Director Evans to Retire from The NHPRC
Press Release · Monday, October 1, 2007
Executive Director Max J. Evans announced today that he will be retiring from the National Historical Publications and Records Commission (NHPRC) on January 31, 2008. Mr. Evans, who was appointed in January 2003, will be assuming a new position with the Latter Day Saints Church Historical Department in Salt Lake City, Utah.
During his tenure at the NHPRC, Mr. Evans initiated a number of new programs and procedures, including a complete revamping of the application process through Grants.gov and the agency’s internal grants management system, the creation of grant programs for basic and detailed processing, collections digitization, implementation of electronic records programs, archival strategies and tools, and the new Archives Leadership Institute run by the University of Wisconsin. He oversaw the completion of several long-term historical documentary editions projects, including the first Supreme Court, and advocated for increased use of the Internet as a publishing medium for historical records collections. In 2005, after the devastating hurricanes in the Gulf States, he worked with the Council of State Archivists to provide emergency preparedness for state archives, and he introduced changes to solidify the national archival network among the states.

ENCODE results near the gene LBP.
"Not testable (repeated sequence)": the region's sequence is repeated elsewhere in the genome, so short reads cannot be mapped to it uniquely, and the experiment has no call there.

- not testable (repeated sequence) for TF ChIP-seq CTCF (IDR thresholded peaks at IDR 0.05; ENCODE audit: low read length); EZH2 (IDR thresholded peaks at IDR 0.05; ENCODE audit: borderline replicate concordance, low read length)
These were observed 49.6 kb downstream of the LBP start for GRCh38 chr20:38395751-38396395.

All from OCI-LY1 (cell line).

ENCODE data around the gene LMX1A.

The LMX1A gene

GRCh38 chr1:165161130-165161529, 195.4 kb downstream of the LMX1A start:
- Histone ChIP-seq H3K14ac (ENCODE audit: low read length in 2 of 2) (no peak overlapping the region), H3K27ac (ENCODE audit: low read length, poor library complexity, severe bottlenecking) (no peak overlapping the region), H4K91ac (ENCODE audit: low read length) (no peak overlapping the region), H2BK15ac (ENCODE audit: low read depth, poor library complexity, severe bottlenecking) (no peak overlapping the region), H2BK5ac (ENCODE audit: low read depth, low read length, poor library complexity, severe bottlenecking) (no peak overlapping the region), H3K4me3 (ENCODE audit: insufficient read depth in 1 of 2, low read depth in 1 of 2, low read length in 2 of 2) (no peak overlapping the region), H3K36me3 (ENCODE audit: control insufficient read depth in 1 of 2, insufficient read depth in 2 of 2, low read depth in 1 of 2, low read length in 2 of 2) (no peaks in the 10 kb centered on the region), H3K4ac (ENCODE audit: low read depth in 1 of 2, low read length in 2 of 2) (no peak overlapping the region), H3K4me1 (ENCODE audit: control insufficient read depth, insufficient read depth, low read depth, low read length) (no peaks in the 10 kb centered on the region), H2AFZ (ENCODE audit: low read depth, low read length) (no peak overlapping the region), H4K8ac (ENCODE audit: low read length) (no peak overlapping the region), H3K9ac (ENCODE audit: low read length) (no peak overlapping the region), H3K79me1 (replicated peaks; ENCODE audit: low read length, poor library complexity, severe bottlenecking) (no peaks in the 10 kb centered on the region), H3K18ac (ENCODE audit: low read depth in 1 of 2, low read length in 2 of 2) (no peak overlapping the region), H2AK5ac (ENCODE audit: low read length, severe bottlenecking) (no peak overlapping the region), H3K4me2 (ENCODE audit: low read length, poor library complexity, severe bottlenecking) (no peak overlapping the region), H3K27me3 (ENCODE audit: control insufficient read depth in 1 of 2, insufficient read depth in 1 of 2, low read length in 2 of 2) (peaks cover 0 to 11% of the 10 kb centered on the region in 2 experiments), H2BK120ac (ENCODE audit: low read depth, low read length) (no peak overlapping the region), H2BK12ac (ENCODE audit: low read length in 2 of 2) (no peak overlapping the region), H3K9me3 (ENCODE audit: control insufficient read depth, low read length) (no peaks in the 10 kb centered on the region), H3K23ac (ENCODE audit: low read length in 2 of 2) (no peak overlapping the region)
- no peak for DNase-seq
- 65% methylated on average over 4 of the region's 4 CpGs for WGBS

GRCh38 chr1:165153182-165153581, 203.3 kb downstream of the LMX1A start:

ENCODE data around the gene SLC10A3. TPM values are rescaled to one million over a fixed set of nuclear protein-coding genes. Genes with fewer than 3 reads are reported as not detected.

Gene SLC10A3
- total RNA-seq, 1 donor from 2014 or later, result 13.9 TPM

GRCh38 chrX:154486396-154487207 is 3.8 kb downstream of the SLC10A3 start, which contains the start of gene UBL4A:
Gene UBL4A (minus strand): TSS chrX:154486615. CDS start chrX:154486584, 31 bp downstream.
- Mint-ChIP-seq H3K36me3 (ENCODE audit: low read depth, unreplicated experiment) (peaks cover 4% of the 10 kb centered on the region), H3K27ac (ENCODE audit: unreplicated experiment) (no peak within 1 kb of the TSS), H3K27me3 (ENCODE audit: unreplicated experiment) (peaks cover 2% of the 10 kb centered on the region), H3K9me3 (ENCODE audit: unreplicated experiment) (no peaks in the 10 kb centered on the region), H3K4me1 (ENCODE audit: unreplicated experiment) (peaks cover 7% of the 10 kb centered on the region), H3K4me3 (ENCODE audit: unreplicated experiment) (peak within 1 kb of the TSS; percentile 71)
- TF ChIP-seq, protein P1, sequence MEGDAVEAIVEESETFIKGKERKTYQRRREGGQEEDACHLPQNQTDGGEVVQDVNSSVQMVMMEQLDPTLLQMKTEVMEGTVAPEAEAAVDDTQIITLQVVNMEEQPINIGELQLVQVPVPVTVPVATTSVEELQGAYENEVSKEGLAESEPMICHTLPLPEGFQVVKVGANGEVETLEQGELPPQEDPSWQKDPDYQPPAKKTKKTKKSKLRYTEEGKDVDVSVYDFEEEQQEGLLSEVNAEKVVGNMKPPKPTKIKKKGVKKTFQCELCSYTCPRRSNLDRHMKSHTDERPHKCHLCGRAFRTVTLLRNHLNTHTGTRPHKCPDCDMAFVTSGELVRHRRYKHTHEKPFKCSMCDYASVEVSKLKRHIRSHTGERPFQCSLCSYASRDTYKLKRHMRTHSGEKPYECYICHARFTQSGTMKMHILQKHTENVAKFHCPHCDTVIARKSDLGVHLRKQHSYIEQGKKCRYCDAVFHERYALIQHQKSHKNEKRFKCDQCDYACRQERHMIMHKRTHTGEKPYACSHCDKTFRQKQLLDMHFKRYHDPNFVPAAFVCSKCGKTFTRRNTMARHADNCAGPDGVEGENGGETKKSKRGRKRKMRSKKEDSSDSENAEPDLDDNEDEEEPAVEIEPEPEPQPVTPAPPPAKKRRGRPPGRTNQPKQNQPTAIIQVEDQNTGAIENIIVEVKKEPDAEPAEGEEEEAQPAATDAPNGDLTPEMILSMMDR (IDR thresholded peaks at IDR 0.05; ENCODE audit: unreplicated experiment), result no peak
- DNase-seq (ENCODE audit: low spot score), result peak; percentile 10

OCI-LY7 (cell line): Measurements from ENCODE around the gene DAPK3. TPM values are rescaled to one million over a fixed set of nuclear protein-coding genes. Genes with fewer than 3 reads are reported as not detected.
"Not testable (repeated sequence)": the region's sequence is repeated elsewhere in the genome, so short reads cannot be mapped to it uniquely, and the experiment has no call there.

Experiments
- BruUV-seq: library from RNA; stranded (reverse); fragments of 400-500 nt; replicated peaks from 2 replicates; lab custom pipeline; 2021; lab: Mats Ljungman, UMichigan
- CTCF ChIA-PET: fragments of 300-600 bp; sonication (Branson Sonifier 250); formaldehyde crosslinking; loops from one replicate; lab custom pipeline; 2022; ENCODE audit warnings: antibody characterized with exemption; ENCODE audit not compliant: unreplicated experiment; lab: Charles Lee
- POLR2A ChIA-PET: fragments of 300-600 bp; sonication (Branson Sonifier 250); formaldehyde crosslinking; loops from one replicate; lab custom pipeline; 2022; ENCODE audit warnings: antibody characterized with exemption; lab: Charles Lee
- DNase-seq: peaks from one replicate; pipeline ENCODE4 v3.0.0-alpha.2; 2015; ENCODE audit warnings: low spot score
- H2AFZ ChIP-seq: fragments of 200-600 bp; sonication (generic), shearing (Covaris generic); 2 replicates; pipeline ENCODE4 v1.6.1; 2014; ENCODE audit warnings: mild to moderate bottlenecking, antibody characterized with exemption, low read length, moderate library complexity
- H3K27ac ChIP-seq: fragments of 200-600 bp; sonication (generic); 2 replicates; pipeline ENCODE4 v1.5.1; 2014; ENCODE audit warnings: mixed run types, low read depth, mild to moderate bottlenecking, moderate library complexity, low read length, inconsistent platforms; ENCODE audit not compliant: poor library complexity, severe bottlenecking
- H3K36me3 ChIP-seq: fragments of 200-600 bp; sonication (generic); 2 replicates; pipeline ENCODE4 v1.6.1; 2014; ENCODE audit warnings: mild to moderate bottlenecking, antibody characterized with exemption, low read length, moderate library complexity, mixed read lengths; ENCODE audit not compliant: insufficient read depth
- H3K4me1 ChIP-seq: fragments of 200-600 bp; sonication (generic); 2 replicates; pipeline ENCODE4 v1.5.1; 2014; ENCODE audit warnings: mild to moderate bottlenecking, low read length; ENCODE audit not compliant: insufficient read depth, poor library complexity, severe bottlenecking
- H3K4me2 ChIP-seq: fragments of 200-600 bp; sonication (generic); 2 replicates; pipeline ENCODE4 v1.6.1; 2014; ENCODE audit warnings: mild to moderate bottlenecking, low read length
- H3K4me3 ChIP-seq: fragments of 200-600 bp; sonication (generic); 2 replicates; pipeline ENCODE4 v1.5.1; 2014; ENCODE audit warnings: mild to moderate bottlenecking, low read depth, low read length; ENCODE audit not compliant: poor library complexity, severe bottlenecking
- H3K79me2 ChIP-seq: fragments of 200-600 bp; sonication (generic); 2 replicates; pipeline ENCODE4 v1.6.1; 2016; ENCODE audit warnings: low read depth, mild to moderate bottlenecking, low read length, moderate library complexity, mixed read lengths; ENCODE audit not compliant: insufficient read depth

Prior to joining the NHPRC, Mr. Evans was the Director of the Utah State Historical Society and editor of the Utah Historical Quarterly. He was a founding member of the Conference of Intermountain Archivists and is a fellow of the Society of American Archivists, having served on and chaired several SAA committees. Long interested in archives and automation, Mr. Evans helped develop the MARC-AMC format and the Research Libraries Group's archives and manuscripts programs. He was a member of the RLG Board of Directors, 1991-92. His career has included work as an archivist at the State Historical Society of Wisconsin and the Director of the State History Library.
The NHPRC is the grantmaking arm of the National Archives and since 1964 has been supporting projects across the nation to preserve and publish historical records.
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